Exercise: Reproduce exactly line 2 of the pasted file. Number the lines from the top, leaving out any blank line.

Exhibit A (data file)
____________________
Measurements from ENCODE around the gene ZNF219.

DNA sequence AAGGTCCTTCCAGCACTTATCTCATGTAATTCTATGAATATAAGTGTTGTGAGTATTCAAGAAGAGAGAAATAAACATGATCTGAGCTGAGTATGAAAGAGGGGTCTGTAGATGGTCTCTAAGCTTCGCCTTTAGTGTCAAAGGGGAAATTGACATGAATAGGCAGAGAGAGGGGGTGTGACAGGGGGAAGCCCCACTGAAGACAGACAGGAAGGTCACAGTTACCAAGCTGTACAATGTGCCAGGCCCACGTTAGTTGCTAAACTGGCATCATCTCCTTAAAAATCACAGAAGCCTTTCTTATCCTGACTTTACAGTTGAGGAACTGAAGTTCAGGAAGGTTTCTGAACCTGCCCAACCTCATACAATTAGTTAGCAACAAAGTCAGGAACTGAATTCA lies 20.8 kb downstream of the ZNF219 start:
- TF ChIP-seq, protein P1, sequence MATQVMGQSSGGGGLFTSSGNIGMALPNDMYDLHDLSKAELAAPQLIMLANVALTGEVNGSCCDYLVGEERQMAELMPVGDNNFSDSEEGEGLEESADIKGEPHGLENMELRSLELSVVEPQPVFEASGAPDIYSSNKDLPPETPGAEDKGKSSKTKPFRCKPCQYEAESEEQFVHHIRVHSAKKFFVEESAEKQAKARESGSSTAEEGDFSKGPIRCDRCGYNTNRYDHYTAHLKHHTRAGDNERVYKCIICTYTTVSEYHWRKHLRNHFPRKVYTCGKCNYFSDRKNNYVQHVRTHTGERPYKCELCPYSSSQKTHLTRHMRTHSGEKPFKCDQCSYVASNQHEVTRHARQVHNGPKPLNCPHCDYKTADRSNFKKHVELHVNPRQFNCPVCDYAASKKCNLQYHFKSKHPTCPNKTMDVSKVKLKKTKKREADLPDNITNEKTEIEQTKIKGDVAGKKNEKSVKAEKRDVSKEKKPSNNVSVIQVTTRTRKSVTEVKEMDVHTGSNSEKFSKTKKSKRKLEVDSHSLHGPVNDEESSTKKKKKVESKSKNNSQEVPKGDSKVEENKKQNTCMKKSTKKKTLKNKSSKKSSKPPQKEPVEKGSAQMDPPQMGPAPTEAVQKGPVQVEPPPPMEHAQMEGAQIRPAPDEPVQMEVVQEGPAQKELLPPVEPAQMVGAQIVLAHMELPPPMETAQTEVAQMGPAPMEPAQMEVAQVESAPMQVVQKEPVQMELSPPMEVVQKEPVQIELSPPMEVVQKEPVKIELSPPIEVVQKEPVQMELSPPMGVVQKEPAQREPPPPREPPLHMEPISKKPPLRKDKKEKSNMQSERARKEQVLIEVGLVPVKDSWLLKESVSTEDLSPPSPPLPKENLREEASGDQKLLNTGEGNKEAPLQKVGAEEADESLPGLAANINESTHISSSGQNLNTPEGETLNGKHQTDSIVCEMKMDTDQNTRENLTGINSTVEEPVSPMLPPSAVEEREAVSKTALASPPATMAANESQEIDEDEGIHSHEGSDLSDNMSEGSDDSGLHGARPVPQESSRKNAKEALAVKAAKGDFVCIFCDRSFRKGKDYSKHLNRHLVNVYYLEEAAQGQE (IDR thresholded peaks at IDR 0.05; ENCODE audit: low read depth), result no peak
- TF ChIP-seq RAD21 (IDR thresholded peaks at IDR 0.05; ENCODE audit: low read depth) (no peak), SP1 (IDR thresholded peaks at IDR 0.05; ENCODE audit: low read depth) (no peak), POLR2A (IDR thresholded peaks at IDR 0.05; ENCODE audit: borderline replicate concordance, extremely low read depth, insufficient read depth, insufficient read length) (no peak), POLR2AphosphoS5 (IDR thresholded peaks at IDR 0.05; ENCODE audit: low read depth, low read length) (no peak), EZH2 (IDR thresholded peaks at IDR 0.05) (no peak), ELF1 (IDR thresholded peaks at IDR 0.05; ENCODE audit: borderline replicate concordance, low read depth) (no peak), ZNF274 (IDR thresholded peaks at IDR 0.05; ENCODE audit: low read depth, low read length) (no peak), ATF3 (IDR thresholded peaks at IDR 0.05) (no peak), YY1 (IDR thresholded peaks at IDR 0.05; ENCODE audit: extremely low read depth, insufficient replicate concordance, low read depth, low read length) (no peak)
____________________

DNA sequence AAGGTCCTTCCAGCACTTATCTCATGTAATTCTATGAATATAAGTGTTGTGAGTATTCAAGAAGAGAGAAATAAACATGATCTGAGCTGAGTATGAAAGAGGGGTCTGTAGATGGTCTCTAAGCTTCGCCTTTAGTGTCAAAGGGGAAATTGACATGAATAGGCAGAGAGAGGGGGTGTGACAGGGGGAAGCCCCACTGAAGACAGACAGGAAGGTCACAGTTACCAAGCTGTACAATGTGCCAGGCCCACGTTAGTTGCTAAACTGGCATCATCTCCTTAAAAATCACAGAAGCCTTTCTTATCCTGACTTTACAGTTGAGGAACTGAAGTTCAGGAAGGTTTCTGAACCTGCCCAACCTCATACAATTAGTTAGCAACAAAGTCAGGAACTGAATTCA lies 20.8 kb downstream of the ZNF219 start: